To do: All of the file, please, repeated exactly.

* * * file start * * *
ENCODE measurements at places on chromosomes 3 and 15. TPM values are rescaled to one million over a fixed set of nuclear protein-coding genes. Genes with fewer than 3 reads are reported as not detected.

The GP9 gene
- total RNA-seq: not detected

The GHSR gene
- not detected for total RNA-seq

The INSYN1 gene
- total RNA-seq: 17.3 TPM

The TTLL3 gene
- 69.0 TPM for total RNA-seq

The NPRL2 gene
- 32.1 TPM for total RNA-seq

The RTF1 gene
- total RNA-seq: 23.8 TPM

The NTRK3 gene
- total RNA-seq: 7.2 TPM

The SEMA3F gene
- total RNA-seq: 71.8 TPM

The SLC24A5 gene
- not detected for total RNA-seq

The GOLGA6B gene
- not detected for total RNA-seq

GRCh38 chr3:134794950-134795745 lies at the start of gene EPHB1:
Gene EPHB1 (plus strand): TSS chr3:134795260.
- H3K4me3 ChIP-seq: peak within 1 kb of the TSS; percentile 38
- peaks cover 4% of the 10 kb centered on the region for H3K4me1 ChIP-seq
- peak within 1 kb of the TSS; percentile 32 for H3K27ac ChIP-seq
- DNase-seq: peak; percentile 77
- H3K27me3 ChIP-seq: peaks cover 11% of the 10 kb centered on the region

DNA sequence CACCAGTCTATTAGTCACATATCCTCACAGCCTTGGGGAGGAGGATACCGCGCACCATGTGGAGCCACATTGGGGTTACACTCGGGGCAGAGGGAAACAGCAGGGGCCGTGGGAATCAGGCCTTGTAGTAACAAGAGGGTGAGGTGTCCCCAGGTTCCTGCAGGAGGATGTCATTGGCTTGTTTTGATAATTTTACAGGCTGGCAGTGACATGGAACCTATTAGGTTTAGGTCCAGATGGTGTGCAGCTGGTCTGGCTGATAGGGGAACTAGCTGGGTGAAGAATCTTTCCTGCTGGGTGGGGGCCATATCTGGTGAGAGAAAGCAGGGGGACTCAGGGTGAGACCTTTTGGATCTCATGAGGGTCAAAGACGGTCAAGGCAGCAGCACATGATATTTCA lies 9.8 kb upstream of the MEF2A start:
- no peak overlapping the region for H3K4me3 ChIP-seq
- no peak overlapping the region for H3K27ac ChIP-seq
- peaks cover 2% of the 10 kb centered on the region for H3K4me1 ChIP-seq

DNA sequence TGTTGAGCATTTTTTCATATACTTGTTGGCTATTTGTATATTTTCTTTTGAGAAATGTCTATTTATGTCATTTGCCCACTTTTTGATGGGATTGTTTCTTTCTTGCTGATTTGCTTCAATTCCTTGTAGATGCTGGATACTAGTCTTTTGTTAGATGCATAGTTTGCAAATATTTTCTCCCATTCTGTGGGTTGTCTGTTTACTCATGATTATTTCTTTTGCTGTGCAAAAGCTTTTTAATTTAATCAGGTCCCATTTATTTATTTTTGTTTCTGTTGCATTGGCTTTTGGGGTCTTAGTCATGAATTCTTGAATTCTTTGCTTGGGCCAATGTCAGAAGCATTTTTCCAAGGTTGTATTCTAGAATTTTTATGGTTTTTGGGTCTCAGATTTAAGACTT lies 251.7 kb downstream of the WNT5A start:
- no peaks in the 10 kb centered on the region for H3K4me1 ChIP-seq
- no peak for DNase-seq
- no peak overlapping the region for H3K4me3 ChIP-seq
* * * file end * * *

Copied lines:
ENCODE measurements at places on chromosomes 3 and 15. TPM values are rescaled to one million over a fixed set of nuclear protein-coding genes. Genes with fewer than 3 reads are reported as not detected.

The GP9 gene
- total RNA-seq: not detected

The GHSR gene
- not detected for total RNA-seq

The INSYN1 gene
- total RNA-seq: 17.3 TPM

The TTLL3 gene
- 69.0 TPM for total RNA-seq

The NPRL2 gene
- 32.1 TPM for total RNA-seq

The RTF1 gene
- total RNA-seq: 23.8 TPM

The NTRK3 gene
- total RNA-seq: 7.2 TPM

The SEMA3F gene
- total RNA-seq: 71.8 TPM

The SLC24A5 gene
- not detected for total RNA-seq

The GOLGA6B gene
- not detected for total RNA-seq

GRCh38 chr3:134794950-134795745 lies at the start of gene EPHB1:
Gene EPHB1 (plus strand): TSS chr3:134795260.
- H3K4me3 ChIP-seq: peak within 1 kb of the TSS; percentile 38
- peaks cover 4% of the 10 kb centered on the region for H3K4me1 ChIP-seq
- peak within 1 kb of the TSS; percentile 32 for H3K27ac ChIP-seq
- DNase-seq: peak; percentile 77
- H3K27me3 ChIP-seq: peaks cover 11% of the 10 kb centered on the region

DNA sequence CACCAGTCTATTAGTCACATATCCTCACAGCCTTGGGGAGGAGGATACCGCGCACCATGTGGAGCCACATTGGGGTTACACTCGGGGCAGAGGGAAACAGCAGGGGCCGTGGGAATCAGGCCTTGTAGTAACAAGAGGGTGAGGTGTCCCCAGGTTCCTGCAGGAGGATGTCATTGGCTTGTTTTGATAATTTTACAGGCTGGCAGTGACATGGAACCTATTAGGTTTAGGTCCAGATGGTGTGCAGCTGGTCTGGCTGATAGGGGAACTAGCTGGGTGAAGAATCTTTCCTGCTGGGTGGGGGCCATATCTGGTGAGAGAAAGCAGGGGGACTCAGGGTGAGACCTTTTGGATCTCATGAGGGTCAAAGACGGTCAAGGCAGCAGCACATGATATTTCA lies 9.8 kb upstream of the MEF2A start:
- no peak overlapping the region for H3K4me3 ChIP-seq
- no peak overlapping the region for H3K27ac ChIP-seq
- peaks cover 2% of the 10 kb centered on the region for H3K4me1 ChIP-seq

DNA sequence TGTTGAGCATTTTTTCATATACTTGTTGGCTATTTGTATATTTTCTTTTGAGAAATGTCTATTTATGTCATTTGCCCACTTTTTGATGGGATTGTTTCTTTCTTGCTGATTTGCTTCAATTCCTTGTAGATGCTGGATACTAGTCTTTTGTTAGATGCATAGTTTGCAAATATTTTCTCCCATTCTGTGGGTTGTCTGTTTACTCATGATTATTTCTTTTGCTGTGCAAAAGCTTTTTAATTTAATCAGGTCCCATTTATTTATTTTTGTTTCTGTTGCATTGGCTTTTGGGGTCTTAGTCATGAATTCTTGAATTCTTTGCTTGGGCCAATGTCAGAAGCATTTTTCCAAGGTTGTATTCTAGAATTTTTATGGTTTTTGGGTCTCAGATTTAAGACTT lies 251.7 kb downstream of the WNT5A start:
- no peaks in the 10 kb centered on the region for H3K4me1 ChIP-seq
- no peak for DNase-seq
- no peak overlapping the region for H3K4me3 ChIP-seq